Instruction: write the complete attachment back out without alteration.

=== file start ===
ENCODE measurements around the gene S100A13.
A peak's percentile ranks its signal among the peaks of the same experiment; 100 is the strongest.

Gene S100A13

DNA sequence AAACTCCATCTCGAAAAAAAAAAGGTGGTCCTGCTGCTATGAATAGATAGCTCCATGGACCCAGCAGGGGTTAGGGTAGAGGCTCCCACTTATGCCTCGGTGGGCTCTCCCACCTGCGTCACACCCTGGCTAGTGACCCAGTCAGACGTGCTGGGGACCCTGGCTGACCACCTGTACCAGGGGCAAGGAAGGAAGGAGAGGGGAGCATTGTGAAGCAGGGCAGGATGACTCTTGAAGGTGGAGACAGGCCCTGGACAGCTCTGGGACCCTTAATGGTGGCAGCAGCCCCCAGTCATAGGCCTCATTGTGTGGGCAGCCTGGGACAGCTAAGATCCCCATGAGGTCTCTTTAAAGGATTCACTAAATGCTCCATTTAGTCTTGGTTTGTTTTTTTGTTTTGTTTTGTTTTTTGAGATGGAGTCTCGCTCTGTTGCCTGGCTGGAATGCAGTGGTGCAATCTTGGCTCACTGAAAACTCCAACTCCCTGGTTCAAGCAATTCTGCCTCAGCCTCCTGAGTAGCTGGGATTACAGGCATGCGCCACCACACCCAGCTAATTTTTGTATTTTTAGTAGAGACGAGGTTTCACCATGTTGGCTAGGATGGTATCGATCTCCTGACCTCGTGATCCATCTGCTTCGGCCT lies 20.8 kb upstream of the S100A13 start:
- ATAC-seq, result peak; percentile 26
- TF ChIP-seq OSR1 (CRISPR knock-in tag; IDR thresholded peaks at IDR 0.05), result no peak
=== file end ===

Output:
ENCODE measurements around the gene S100A13.
A peak's percentile ranks its signal among the peaks of the same experiment; 100 is the strongest.

Gene S100A13

DNA sequence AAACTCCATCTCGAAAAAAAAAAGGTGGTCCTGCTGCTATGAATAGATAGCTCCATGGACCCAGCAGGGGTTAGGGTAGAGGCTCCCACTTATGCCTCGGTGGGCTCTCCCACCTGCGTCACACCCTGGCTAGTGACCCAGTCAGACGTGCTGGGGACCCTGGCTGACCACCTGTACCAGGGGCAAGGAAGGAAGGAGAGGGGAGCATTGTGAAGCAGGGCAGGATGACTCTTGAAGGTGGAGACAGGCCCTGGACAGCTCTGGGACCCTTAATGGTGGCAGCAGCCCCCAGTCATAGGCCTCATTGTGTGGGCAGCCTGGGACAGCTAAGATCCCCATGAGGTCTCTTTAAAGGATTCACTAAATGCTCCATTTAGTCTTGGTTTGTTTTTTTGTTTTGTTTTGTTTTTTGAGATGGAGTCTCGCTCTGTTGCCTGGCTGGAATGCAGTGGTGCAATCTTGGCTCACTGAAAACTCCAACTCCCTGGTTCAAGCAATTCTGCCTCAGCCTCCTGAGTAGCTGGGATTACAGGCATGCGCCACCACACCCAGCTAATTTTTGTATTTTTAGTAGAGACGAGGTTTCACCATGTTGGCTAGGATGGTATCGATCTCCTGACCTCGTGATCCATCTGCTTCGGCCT lies 20.8 kb upstream of the S100A13 start:
- ATAC-seq, result peak; percentile 26
- TF ChIP-seq OSR1 (CRISPR knock-in tag; IDR thresholded peaks at IDR 0.05), result no peak